3. In a device of the character described, a first nonconducting staff member having a first electrode carried at one end thereof for engaging a first power lead, voltage measurement means carried by the said first staff member, said first electrode being connected through a first electrical resistance to one terminal of the voltage measurement means, a second non-conducting staff member having a second electrode carried at one end thereof for engaging a second power lead, two-conductor means connected at one end to said voltage measurement means and extending between said first and second staff members, said second electrode being connected to a second electrical resistance, said second electrical resistance being connected to one conductor only of said two-conductor means at the other end thereof, means providing for control of the length of the two-conductor means extending between the first and second staff members, and means removably securable to both the first and second staff members for selectively increasing the resistance between the two electrodes and the voltmeter.

4. In a device of the character described, a first nonconducting staff member having an electrode carried at one end thereof for engaging a first power lead, voltage measurement means carried by the said first staff member, said first electrode being connected through a first electrical resistance to one terminal of the voltage measurement means, a second non-conducting staff member having a second electrode carried at one end thereof for engaging a second power lead, two-conductor means connected at one end to said voltage measurement means and extending between said first and second staff members, said second electrode being connected to a second electrical resistance, said second electrical resistance being connected to one conductor only of said two-conductor means at the other end thereof, means removably securable to both the first and second staff members for selectively increasing the resistance between the two electrodes and the voltmeter, capacitor means provided in the first staff member and having one end thereof connected to a second terminal of the voltage measurements means, and means for selectively connecting the other end of the capacitor means to ground.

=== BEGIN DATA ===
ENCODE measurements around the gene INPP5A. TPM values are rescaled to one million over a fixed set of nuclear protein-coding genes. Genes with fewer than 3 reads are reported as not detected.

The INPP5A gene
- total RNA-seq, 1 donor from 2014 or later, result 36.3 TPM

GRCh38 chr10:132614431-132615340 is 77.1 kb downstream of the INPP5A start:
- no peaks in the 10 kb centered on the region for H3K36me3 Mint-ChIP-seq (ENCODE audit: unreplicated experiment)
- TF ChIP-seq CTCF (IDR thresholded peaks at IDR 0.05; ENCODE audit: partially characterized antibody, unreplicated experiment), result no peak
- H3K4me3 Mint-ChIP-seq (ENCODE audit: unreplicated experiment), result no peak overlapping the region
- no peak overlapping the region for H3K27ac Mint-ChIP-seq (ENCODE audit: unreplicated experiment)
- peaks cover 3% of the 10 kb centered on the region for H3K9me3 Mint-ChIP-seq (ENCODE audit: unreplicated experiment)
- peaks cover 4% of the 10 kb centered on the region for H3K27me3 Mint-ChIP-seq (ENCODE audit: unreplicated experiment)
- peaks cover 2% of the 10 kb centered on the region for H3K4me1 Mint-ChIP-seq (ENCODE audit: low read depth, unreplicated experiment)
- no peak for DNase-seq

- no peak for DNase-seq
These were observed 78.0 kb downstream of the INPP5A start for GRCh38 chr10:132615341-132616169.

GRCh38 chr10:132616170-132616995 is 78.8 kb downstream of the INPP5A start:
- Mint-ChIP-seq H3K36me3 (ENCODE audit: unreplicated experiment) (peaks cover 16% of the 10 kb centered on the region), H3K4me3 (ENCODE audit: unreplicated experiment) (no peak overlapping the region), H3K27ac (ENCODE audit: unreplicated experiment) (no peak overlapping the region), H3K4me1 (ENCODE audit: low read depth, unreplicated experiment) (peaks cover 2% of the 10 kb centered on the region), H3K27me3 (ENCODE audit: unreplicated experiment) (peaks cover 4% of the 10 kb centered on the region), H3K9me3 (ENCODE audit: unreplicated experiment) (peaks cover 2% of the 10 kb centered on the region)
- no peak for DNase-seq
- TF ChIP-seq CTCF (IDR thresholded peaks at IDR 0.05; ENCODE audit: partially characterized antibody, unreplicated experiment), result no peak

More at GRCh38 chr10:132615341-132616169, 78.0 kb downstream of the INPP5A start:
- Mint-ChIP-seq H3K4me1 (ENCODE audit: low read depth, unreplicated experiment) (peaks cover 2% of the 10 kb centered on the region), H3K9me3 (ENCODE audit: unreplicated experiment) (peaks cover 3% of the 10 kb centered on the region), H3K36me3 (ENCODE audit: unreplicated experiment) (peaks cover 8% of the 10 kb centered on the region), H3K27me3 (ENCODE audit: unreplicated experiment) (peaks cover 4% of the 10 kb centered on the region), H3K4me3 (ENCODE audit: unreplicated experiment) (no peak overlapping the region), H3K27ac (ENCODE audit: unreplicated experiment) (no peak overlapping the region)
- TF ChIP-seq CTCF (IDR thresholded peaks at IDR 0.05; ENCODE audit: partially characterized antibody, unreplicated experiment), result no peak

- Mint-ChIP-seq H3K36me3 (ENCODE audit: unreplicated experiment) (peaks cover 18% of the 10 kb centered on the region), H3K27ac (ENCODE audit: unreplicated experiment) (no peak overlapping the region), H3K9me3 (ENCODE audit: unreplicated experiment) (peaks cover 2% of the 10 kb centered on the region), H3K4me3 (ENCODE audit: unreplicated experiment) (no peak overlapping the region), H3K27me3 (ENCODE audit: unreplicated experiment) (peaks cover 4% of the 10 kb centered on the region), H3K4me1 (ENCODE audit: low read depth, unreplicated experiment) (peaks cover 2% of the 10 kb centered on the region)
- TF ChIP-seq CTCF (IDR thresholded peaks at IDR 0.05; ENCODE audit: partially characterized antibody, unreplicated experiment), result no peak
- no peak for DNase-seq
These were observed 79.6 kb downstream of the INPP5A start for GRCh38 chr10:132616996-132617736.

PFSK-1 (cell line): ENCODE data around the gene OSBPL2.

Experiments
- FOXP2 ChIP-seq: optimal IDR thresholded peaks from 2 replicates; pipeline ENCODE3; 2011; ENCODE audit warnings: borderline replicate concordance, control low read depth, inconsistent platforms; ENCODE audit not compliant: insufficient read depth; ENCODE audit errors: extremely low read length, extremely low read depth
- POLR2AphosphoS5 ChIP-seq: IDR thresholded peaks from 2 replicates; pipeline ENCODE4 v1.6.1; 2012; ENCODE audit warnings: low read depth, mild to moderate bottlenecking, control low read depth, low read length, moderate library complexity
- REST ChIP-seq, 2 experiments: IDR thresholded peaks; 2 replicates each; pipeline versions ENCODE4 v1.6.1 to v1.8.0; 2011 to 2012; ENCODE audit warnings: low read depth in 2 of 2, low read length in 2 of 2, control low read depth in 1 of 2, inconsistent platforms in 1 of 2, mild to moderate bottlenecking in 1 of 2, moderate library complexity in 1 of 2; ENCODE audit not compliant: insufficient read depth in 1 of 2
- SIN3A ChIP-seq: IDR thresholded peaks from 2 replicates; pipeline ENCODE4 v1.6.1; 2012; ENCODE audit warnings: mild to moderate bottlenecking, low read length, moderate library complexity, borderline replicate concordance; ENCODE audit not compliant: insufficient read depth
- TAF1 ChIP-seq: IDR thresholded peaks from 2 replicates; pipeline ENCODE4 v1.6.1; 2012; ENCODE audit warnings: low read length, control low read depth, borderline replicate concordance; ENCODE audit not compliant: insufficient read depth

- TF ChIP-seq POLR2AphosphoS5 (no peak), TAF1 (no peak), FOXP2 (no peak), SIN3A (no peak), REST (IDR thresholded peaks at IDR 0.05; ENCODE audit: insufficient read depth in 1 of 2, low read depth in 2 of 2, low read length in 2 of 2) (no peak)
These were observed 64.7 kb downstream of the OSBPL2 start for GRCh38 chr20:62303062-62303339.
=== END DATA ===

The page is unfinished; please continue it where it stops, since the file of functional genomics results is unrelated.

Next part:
5. In a device of the character described and as set forth in claim 4 and including means provided on the second staff member for permitting control of the length of the two-conductor means extending between the first and second staff members.